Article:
|Appears in Collections:
|eTheses from Stirling Management School legacy departments
|The relationship between concentration and realised volatility: an empirical investigation of the FTSE 100 Index January 1984 through March 2003
|University of Stirling
|Few studies have examined the impact of portfolio concentration upon the realised volatility of stock index portfolios, such as the FTSE 100. Instead, previous research has focused upon diversification across industries, across geographic regions and across different firms. The present study addresses this imbalance by calculating the daily time series of four concentration metrics for the FTSE 100 Index over the period from January 1984 through March 2003. In addition, the value weighted variance covariance matrix (VCM) of daily FTSE 100 Index constituent returns is decomposed into four sub-components: two from the diagonal elements and two from the off-diagonal elements of the VCM. These consist of the average variance of constituent returns, represented by the sum of diagonal elements in the VCM, and the average covariance represented by the sum of off-diagonal elements in the VCM. The value weighted average variance (VAV) and covariance (VAC) are each subdivided into the equally weighted average variance (EAV) the equally weighted average covariance (EAC) and incremental components that represent the difference between the respective value-weighted and equally weighted averages. These are referred to as the incremental average variance (IAV) and the incremental average covariance (IAC) respectively. The incremental average variance and the incremental average covariance are then combined, additively, to produce the incremental realised variance (IRV) of the FTSE 100 Index. The incremental average covariance and the incremental realised variance are found to be negative during the 1987 crash and the 1992 ERM crisis. They are also negative for a substantial part of the study period, even when concentration was at its highest level. Hence the findings of the study are consistent with the notion that the value weighted, and hence concentrated, FTSE 100 Index portfolio is generally less risky than a hypothetical equally weighted portfolio of FTSE 100 Index constituents. Furthermore, increases in concentration tend to precede decreases in incremental realised volatility and increases in the equally weighted components of the realised VCM. The results have important implications for portfolio managers concerned with the effect of changing portfolio weights upon portfolio volatility. They are also relevant to passive investors concerned about the effects of increased concentration upon their benchmark indices, and to providers of stock market indices.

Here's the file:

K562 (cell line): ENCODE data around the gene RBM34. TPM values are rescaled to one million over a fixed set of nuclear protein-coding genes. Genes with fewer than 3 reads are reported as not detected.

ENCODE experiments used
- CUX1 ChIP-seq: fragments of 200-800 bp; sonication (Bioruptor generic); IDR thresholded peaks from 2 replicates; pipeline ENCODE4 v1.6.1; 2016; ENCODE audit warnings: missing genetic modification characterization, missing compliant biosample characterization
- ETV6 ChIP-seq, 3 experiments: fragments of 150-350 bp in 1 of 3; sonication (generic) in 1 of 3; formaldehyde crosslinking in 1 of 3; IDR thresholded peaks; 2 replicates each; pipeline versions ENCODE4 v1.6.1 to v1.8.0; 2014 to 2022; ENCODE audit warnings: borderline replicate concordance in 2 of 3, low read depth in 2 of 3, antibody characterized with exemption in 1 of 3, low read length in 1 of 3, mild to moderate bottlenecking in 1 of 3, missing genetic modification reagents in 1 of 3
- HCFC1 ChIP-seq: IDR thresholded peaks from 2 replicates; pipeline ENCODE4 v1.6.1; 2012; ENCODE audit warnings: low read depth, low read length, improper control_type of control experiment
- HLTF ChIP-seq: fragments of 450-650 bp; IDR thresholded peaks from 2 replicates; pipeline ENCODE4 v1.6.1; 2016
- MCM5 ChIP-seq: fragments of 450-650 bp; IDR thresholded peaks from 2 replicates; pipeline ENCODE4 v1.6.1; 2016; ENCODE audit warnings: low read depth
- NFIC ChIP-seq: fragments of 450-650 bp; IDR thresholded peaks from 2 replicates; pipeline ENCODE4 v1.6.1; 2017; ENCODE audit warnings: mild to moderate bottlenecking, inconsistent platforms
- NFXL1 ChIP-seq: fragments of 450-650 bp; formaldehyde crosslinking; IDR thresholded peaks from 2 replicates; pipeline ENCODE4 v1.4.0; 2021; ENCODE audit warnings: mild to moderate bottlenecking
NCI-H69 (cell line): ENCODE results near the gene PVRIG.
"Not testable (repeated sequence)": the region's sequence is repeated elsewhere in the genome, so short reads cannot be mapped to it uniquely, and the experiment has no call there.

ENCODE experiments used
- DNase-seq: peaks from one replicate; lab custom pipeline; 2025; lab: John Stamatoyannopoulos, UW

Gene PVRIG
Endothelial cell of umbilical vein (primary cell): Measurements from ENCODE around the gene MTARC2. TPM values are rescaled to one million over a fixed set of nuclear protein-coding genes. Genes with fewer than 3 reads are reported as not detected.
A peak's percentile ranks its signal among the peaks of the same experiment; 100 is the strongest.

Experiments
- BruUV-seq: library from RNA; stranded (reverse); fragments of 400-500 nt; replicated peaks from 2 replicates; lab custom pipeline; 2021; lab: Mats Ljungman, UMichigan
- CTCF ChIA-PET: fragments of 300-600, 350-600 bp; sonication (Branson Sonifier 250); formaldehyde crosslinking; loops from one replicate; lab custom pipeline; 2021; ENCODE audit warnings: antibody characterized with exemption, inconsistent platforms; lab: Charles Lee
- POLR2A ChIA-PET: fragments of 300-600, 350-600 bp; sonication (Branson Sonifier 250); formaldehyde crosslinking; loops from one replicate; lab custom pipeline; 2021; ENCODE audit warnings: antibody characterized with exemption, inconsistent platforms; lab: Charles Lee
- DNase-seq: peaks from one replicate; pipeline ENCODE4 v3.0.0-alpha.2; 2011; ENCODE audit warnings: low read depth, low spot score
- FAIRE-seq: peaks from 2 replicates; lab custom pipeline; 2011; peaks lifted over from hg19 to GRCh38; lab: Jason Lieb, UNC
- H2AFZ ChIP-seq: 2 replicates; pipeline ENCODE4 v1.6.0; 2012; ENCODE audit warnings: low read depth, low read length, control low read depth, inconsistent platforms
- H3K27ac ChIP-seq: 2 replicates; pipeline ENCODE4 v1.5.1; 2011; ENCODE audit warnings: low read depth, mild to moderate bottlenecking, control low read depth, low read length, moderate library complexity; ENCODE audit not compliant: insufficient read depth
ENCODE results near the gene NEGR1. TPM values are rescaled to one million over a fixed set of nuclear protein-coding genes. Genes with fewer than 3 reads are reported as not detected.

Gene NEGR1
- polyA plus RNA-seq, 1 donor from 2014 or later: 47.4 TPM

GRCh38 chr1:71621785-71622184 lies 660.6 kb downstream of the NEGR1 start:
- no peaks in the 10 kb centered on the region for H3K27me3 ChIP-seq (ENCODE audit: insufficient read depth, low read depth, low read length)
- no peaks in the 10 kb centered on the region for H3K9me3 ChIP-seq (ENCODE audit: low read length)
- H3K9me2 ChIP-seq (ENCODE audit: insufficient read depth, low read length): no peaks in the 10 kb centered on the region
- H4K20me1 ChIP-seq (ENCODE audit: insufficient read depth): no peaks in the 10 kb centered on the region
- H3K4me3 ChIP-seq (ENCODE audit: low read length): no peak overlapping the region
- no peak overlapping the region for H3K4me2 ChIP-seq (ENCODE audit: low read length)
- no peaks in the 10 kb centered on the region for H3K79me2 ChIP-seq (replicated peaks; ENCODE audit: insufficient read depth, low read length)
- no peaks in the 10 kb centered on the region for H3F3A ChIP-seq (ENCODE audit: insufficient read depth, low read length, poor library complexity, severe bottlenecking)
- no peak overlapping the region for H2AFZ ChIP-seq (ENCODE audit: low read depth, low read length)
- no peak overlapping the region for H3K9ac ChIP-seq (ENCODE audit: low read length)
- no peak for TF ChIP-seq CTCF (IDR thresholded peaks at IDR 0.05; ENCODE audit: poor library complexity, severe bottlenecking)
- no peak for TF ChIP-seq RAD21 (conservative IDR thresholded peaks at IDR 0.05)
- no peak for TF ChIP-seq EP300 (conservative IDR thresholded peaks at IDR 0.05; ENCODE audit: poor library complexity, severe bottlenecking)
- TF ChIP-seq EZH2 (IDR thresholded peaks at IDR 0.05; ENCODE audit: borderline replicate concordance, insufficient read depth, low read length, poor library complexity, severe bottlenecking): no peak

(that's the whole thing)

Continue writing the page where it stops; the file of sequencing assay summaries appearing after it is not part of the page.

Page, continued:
|Thesis or Dissertation
|Stirling Management School
Department of Accounting, Finance and Law
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